Religion & Security in South Asia

(19-22 August 2002)[1]





            Religious radicalism undoubtedly merits classification among the most serious challenges currently confronting U.S. security policy pertaining to the South Asian region. It was a major problem in most of the South Asian countries even before the terrorist attacks of September 11, 2001. There are plausible grounds for thinking that this problem may have worsened in the nearly one year that has passed since then. This problem presents itself today as a challenge to domestic policy makers in most of the seven countries of South Asia; it presents itself also as a challenge at the levels of regional and international security policy.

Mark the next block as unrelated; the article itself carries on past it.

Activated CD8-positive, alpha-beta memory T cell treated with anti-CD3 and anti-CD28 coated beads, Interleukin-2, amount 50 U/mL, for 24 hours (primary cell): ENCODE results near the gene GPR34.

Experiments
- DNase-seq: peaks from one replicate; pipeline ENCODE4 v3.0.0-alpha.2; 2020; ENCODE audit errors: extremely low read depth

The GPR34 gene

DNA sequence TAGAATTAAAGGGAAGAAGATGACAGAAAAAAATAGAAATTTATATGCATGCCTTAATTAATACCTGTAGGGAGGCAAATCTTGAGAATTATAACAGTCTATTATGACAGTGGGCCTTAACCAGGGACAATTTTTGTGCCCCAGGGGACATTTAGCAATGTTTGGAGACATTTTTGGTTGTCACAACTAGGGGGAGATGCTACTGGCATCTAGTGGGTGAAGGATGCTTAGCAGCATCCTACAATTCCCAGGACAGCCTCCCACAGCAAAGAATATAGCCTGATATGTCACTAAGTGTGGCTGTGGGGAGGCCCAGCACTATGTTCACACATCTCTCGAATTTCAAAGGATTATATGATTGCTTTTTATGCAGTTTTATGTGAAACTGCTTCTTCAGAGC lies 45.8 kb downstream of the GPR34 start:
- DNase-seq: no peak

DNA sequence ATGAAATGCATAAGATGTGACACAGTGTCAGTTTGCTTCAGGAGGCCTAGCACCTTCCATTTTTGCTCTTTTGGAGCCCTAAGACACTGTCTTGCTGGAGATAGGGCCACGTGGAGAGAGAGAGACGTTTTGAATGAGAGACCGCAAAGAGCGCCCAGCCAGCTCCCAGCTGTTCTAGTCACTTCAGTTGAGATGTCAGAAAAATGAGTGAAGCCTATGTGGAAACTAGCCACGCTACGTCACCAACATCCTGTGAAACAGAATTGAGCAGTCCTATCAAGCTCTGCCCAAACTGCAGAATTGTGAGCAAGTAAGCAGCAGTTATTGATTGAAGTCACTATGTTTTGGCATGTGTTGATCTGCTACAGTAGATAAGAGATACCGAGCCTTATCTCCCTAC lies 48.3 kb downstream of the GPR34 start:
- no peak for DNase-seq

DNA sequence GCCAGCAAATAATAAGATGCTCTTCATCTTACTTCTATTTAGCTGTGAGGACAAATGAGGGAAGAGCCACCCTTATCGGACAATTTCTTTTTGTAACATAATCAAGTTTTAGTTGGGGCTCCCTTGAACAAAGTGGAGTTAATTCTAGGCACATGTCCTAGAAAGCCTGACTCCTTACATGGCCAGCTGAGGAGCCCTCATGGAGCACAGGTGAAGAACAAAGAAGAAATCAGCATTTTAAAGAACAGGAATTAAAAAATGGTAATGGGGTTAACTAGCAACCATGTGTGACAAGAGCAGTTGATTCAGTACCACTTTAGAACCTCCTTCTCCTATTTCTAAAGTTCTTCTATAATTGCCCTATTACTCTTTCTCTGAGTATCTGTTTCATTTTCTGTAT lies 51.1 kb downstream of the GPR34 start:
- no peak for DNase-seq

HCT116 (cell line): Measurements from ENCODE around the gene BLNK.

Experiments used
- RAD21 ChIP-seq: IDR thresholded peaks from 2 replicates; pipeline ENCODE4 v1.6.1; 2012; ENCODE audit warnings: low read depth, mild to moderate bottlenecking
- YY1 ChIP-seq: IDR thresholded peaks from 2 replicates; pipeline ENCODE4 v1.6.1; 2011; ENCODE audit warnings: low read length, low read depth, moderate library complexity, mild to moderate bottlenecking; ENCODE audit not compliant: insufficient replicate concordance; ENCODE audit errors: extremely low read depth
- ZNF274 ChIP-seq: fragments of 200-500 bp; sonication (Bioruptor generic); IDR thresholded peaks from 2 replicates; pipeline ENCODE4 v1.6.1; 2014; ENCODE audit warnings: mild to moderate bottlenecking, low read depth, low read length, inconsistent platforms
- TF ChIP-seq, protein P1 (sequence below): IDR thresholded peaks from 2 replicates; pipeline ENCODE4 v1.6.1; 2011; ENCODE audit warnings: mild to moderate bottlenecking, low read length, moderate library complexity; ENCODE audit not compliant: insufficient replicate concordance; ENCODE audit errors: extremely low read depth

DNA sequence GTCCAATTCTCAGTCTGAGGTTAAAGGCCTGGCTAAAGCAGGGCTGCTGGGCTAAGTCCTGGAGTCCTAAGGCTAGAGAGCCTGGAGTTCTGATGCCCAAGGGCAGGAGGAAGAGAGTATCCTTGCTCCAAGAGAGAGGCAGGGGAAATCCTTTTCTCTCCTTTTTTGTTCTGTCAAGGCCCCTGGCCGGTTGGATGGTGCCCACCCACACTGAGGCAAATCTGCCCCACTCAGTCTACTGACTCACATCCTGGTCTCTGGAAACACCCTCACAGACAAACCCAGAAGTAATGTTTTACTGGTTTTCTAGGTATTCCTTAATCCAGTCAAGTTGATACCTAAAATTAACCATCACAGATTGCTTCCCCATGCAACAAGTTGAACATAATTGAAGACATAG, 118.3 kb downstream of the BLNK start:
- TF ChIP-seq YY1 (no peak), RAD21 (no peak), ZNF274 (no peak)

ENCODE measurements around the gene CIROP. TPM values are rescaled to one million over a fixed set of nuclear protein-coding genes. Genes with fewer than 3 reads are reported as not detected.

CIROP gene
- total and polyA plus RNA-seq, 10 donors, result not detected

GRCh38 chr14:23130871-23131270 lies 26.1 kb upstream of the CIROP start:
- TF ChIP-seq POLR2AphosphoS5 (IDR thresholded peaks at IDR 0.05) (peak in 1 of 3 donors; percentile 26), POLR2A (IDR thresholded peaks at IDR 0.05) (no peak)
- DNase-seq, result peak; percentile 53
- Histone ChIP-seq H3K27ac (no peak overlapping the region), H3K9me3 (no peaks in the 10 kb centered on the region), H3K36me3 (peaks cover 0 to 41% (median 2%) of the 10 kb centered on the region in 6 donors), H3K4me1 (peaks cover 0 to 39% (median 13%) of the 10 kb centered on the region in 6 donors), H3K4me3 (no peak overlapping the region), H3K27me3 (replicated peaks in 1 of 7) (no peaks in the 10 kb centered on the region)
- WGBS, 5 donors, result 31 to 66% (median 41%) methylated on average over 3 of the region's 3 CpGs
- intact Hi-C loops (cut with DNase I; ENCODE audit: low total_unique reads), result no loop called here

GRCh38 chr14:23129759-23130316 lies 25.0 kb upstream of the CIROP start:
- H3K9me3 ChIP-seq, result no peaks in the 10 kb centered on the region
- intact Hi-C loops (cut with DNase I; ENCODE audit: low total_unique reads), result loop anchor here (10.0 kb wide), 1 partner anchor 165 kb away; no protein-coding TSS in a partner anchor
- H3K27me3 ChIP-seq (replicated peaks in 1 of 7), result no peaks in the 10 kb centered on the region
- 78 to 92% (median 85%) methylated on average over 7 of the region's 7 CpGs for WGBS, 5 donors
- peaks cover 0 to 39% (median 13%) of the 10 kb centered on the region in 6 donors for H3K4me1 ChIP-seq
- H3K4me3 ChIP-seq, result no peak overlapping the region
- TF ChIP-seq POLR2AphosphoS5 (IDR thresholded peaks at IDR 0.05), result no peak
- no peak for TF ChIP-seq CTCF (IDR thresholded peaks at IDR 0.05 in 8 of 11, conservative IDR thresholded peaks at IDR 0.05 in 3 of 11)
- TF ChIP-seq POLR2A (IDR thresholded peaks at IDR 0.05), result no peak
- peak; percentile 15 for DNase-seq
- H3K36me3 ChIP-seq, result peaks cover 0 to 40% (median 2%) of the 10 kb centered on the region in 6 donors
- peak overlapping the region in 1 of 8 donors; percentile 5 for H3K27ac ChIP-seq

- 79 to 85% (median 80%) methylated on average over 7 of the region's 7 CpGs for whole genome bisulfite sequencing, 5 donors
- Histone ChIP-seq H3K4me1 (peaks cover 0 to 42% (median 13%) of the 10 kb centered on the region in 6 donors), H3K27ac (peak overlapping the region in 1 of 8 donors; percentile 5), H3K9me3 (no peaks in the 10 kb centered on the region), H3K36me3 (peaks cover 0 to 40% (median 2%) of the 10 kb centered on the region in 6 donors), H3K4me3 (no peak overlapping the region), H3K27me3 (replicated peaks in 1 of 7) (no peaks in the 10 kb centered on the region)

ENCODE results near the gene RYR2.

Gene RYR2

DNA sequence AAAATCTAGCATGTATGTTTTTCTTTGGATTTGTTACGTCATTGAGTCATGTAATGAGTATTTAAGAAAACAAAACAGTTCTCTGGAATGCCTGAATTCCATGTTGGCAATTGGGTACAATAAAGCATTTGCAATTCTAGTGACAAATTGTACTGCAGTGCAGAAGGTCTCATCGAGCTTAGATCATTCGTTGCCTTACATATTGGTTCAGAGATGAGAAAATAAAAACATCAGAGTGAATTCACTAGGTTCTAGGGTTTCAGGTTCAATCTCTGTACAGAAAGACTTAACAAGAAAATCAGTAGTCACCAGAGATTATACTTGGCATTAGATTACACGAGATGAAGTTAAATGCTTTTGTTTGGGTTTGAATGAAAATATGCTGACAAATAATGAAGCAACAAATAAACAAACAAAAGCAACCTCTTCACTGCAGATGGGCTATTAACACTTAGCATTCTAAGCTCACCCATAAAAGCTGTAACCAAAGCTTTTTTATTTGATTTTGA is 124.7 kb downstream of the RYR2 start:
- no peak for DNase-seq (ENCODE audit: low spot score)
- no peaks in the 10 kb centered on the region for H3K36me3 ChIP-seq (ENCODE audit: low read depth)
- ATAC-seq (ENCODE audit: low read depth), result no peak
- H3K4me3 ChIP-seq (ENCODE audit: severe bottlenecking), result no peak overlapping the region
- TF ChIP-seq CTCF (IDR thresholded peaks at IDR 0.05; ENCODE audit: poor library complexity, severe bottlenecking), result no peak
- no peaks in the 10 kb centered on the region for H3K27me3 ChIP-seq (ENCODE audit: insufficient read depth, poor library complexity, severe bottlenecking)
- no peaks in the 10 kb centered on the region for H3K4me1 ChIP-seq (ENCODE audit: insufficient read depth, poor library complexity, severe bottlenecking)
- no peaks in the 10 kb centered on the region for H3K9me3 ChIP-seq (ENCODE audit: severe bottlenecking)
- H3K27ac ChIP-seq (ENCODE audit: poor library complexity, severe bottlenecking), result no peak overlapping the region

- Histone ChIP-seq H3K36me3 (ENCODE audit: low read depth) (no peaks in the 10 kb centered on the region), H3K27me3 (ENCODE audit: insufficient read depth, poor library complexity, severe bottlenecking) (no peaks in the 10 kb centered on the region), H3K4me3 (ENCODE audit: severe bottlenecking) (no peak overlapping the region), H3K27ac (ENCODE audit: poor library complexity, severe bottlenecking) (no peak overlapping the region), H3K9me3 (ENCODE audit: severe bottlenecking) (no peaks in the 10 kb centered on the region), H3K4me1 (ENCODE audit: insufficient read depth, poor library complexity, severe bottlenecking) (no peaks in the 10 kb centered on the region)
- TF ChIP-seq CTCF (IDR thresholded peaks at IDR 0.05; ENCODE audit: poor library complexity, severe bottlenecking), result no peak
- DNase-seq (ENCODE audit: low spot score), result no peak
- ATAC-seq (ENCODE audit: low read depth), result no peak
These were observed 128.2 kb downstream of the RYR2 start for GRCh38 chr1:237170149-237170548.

To examine the problem of religious radicalism in the South Asian region, the Asia-Pacific Center for Security Studies held a conference titled “Religion & Security in South Asia” from 19 to 22 August 2002. The conference focused on the three (3) largest countries of the region – India, Pakistan, and Bangladesh. The conference brought together senior policy makers, defense officials, journalists, intelligence analysts, NGO activists, and leading academics concerned with South Asia to discuss issues in connection with the South Asian region’s religious radicalism. The specific objective was to advance policymakers’ understanding of the relationship between religious radicalism and security in this region, and thus to improve their capacity to fashion security policies appropriate to the challenges of religious radicalism in the present period. Thirty-eight (38) delegates representing six (6) nations (Bangladesh, Denmark, India, Pakistan, Thailand, United States) participated in this conference.


            Among the major conclusions of this conference:












[1] Prepared by Robert G. Wirsing, Satu Limaye, and Mohan Malik, Asia-Pacific Center for Security Studies.